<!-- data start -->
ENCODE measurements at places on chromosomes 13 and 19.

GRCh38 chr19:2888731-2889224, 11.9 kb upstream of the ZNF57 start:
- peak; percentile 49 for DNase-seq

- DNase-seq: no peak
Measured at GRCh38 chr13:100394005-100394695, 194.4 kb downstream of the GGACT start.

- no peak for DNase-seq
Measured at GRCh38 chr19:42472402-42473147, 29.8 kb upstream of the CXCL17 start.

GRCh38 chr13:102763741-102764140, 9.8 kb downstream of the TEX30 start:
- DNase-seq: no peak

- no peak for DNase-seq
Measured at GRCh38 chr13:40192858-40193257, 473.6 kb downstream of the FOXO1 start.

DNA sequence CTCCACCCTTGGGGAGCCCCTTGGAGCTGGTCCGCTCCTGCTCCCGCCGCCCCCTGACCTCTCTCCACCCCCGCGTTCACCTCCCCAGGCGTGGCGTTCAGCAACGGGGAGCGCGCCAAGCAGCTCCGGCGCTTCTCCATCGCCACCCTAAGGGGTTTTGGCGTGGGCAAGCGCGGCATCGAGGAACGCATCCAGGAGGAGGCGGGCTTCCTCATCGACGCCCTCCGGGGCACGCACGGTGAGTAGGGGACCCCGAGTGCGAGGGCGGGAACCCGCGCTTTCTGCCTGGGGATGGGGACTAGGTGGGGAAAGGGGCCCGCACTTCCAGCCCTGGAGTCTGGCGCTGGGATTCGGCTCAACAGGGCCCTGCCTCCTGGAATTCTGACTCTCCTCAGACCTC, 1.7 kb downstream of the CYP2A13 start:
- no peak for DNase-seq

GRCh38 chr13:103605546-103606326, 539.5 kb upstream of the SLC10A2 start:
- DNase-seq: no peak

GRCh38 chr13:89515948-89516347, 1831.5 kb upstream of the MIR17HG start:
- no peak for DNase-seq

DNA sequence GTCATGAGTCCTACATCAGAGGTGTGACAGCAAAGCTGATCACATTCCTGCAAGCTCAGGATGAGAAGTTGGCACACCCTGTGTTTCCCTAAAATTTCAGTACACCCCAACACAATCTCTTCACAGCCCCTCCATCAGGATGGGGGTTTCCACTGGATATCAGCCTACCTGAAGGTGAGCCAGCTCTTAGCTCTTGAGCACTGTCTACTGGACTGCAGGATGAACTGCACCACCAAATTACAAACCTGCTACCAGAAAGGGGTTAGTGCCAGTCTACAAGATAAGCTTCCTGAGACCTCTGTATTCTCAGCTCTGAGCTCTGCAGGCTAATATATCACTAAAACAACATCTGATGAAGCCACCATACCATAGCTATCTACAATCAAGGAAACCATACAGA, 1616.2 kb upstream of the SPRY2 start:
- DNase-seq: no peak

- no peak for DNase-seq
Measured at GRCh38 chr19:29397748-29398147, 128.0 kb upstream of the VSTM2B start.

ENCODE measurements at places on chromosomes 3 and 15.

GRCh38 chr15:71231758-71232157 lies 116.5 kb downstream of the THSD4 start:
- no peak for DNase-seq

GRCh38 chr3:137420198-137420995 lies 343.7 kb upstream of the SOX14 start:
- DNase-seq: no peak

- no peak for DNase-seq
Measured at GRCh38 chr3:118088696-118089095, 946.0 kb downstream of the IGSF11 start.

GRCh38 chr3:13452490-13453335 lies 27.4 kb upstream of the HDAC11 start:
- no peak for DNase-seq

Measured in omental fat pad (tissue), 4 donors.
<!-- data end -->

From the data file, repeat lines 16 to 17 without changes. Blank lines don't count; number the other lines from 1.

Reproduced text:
GRCh38 chr13:89515948-89516347, 1831.5 kb upstream of the MIR17HG start:
- no peak for DNase-seq